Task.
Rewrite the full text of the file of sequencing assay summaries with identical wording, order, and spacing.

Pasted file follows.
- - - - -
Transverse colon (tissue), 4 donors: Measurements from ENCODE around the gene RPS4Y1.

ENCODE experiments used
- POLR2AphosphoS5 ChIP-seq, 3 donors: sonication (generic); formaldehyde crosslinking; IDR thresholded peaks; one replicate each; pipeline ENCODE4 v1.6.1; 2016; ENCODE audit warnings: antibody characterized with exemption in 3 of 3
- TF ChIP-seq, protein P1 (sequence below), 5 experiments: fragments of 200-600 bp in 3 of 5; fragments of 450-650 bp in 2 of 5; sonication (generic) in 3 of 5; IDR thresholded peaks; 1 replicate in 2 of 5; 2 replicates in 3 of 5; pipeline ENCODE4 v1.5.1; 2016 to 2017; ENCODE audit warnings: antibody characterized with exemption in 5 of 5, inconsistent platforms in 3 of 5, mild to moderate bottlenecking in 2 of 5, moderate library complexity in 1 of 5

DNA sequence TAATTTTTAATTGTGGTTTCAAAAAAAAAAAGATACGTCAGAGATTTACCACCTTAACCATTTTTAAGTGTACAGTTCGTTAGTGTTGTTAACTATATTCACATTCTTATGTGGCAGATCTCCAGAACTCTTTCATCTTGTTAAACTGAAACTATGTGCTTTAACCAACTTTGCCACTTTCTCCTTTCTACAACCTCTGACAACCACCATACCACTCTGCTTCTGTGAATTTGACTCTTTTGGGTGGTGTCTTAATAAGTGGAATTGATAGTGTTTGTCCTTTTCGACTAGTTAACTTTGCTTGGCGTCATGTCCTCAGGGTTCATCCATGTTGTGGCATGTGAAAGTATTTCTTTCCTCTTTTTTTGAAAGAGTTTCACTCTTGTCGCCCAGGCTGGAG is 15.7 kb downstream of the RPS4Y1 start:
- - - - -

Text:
Transverse colon (tissue), 4 donors: Measurements from ENCODE around the gene RPS4Y1.

ENCODE experiments used
- POLR2AphosphoS5 ChIP-seq, 3 donors: sonication (generic); formaldehyde crosslinking; IDR thresholded peaks; one replicate each; pipeline ENCODE4 v1.6.1; 2016; ENCODE audit warnings: antibody characterized with exemption in 3 of 3
- TF ChIP-seq, protein P1 (sequence below), 5 experiments: fragments of 200-600 bp in 3 of 5; fragments of 450-650 bp in 2 of 5; sonication (generic) in 3 of 5; IDR thresholded peaks; 1 replicate in 2 of 5; 2 replicates in 3 of 5; pipeline ENCODE4 v1.5.1; 2016 to 2017; ENCODE audit warnings: antibody characterized with exemption in 5 of 5, inconsistent platforms in 3 of 5, mild to moderate bottlenecking in 2 of 5, moderate library complexity in 1 of 5

DNA sequence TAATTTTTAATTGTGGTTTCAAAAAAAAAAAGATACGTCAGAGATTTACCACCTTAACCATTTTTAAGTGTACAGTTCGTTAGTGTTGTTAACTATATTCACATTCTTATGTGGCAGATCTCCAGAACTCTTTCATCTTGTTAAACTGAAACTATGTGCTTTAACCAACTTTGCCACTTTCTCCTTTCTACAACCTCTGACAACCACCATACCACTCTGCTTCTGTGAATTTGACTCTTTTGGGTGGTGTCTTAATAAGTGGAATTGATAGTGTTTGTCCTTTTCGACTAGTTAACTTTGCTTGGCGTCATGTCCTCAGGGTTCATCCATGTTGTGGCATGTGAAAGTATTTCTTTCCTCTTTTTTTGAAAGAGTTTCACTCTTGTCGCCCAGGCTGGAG is 15.7 kb downstream of the RPS4Y1 start: